The Point Of No Return
April 8, 2015 AOA
No return
In Insights

Sometime in mid January, I came to a critical point in my relationship with God where I said these words to myself and to God: “If God never blesses me or does anything else for me, I am fine with that and remain grateful for my salvation. I will continue to serve Him.” I have been attending church for as long as I can remember though I only got born again in May of 2005 and since then; service to God has always ranked high in my order of priorities. I started ministering in 2008 with tangible proofs trailing the ministry and yet, I only just came to this critical inflection point in January. Why it took me so long? I don’t know. But I can be honest about it and say I just recently attained that depth. Perhaps I just considered it thoroughly or I actually just hit that milestone but I think it is one that every Christian ought to reach on their journey. I call it the point of no return.

Again, if God never blesses me in all the ways we have come to expect as Christians, it would not change my mind about God. We do have so much we have come to expect from God that generally fall under the term ‘blessings’ or ‘promises’ such as health, wealth, increase, fulfillment, peace, joy, advancement, etc. And our expectations are justified because in reality, God has made a provision for everything we will ever need on this part of eternity as a part of the redemptive package. The Bible makes that clear; God has given us all things that pertain to life and godliness.

However, I find that for far too long, Christians have judged God based on the manifestation of these blessings in the lives rather than the main focus of the redemptive package. It is a shame that a threat to our ‘blessings’ turns out to be a threat to our faith. Moreover, the fault lies with us and not with God for the seeming failure of the blessings which we so eloquently grumble about. Far be it from God to do wickedly. There is no unrighteousness with God and He is fully able and willing to perform all that He has promised. I believe our whopped brand of Christianity has robbed us of far more than just the crux of the matter; it has robbed us of the blessings we so desperately desire. Ironic isn’t it that the pursuit of blessings keeps the blessings away.

Forming your relationship with God based on what He can give you rather than what He has done for you will lead to trouble. It is quite easy to diagnose this affliction by performing an analysis on your prayers and your reaction to challenges. For instance, when we pray, we spend most of the time asking Him for blessings rather than thanking Him for His sacrifice or praying more kingdom centered prayers. Rarely do we spend time thanking Him for salvation or the access we enjoy and on the occasion when other things such as health, our jobs, careers, family, or something else that we consider important don’t go so well, we question God’s faithfulness. At times, we even complain against Him or protest the injustice done to us.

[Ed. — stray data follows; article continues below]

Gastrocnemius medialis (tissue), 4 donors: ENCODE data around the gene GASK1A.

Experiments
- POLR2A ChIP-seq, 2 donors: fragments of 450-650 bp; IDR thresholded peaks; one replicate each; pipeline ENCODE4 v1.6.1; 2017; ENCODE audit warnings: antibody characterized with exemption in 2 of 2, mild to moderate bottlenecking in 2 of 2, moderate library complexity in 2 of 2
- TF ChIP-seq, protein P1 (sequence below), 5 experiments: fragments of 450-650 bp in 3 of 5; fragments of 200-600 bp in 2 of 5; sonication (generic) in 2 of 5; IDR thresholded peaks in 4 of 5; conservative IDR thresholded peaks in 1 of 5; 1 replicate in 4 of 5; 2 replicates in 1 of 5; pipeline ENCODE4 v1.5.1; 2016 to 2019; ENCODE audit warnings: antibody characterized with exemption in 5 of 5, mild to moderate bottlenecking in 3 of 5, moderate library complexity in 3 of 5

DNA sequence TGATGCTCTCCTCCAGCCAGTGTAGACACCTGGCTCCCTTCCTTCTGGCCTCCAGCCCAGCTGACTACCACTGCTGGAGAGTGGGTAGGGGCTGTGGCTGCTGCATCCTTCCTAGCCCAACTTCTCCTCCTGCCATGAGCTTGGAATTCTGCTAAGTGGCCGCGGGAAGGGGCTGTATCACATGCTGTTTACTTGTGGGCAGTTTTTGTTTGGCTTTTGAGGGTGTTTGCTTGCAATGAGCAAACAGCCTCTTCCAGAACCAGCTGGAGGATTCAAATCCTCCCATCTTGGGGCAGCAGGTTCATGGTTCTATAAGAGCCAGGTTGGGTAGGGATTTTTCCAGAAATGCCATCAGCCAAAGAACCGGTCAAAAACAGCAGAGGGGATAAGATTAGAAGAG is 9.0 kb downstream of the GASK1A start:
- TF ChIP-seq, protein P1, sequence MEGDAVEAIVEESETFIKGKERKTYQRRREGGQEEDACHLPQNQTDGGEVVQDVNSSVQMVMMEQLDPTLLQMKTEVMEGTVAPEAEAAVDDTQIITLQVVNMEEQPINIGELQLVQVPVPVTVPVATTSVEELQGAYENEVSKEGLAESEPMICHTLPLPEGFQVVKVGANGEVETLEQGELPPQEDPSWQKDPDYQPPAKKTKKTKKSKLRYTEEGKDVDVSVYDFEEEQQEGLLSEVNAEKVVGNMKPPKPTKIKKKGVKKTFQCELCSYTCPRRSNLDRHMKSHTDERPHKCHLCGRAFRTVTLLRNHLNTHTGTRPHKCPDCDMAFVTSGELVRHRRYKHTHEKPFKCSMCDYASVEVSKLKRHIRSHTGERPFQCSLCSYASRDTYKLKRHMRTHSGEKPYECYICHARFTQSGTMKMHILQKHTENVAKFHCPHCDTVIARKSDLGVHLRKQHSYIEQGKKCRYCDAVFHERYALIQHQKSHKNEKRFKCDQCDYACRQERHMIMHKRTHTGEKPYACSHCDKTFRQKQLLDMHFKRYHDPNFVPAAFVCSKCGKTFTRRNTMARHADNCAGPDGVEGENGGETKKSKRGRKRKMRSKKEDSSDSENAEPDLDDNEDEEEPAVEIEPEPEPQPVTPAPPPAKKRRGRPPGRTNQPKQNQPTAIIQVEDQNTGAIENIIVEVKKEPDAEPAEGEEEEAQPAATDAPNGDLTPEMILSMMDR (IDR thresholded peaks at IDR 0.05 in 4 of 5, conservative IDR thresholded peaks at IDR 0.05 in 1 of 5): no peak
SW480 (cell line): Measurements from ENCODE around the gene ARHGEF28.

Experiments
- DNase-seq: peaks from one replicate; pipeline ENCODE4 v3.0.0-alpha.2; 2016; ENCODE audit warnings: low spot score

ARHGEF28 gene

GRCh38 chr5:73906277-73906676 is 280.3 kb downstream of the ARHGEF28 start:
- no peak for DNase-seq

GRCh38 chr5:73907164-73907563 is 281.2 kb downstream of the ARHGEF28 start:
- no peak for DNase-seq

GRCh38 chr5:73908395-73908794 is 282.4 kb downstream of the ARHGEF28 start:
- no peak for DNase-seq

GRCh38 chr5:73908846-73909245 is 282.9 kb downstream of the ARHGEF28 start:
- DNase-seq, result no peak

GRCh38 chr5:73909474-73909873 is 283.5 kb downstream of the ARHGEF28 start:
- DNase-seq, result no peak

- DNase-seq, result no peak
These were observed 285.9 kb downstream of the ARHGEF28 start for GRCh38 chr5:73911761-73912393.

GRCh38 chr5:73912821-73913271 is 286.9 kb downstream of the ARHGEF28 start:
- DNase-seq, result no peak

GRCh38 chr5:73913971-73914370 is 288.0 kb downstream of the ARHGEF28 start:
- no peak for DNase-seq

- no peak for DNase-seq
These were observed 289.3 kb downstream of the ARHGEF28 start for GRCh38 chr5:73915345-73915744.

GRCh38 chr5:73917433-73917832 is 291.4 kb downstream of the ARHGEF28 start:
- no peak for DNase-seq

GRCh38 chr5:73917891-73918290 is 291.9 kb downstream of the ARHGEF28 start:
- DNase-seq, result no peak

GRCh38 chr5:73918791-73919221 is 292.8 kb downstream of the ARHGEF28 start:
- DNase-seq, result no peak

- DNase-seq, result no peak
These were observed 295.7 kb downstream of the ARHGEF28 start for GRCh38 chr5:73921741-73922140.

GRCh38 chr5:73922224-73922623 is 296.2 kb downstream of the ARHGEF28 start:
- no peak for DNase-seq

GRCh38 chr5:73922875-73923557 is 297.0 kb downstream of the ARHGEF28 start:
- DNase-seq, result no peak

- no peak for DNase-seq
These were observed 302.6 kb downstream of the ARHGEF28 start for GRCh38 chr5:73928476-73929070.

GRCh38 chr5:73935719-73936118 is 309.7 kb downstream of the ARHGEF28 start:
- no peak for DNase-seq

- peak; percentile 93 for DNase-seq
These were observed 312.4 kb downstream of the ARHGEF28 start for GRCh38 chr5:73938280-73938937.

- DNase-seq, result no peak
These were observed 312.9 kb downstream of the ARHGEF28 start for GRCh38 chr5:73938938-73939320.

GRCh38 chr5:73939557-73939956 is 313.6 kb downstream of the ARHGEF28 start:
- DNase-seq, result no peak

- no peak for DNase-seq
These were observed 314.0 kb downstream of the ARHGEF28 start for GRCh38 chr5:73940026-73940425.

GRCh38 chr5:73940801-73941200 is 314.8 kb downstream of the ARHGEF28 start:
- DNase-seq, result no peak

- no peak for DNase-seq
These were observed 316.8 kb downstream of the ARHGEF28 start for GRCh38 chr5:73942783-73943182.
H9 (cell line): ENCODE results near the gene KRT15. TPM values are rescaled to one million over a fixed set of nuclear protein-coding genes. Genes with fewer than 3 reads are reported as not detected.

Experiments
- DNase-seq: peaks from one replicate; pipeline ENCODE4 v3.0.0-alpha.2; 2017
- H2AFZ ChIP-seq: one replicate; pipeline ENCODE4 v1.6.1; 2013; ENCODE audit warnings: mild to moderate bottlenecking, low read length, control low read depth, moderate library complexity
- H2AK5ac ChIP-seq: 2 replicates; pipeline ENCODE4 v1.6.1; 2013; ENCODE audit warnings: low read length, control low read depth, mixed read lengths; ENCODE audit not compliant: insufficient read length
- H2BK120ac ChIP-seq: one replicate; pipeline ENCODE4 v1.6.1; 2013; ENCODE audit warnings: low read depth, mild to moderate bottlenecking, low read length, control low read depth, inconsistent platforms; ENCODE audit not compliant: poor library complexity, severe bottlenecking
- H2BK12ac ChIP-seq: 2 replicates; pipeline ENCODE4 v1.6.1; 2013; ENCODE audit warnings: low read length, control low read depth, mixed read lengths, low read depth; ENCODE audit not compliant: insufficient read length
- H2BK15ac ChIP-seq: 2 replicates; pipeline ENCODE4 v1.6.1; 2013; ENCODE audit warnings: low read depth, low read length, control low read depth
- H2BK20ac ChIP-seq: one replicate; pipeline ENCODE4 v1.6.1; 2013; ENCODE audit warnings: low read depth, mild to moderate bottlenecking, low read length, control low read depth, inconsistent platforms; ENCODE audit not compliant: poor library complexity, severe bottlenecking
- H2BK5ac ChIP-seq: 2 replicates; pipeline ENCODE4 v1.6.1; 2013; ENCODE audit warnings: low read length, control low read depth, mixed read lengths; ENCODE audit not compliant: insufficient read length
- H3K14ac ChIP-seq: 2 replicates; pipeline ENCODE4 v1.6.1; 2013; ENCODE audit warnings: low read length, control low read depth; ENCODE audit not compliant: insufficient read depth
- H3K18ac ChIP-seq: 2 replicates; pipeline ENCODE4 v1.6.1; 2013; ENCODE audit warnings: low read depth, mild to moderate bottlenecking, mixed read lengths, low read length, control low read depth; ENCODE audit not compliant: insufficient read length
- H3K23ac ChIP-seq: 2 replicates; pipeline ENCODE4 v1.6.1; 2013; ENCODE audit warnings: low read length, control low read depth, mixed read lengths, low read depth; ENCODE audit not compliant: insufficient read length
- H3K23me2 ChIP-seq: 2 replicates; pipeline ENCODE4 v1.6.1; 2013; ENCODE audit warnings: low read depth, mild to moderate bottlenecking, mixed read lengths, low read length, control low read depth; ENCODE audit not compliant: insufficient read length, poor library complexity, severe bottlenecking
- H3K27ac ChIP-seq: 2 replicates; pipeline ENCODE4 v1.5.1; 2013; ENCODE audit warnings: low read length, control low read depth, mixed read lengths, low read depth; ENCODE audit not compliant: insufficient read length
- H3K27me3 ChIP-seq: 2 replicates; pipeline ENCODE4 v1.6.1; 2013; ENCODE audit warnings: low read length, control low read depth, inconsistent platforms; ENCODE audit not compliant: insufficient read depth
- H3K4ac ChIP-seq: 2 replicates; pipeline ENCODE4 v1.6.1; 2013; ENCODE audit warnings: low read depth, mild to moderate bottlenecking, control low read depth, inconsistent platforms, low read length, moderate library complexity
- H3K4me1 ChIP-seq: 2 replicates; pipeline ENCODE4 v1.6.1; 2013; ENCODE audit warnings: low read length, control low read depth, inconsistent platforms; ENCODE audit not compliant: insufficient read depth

Now, these blessings are to be expected because they are a provision of the package, however they are not the focus of it. For the most part, we have misplaced the priority and in some cases even reversed it totally. I am clear in my mind now more than ever that the hope of eternal life, payment for my sins, a living and loving relationship with God and the peace that comes with this is the crux of my Christianity and nothing else.

How can we base our relationship with God on the fringe benefits and not the actual package? When you get a job offer in the secular setting, you have a base pay which is the foundation as well as other added benefits such as medical coverage, insurance, vacation days, pension contribution etc. In this analogy, the base pay is salvation and redemption while the fringe benefits are the other promises or blessings of the new covenant. See then that it is a whopped mentality for us to focus on the fringe benefits and not the base pay. Would you accept a job that only offered you vacation days and no salary?

That said, the single most important thing to any human being should be salvation. That must be the priority and other things should never define our Christianity. You don’t have to be a Christian to be rich or have good health; neither do you have to be a Christian to have a peaceful family or a flourishing career. You do have to be a Christian however to have a meaningful relationship with God and inherit eternal life. This is the unique identifier and must be the focal point of our existence. We must not lose sight of this as we walk the walk.

I have had this post written for a short while now but couldn’t get myself to post it prior because it scares me to say this out and even more so knowing that I actually mean it. I can say with certainty that while I appreciate and receive God’s many blessings, I appreciate more than anything else the fact that I am saved. That one thing trumps everything else for me and would always sit at the center of my walk with God. He paid a debt on my behalf that I could not pay myself. That aspect of my life remains fixed above anything else. That is why I choose to serve Him. All else may fail, but I remain in His service. I have crossed the river and burnt the bridges. I have reached the proverbial point of no return. Shalom.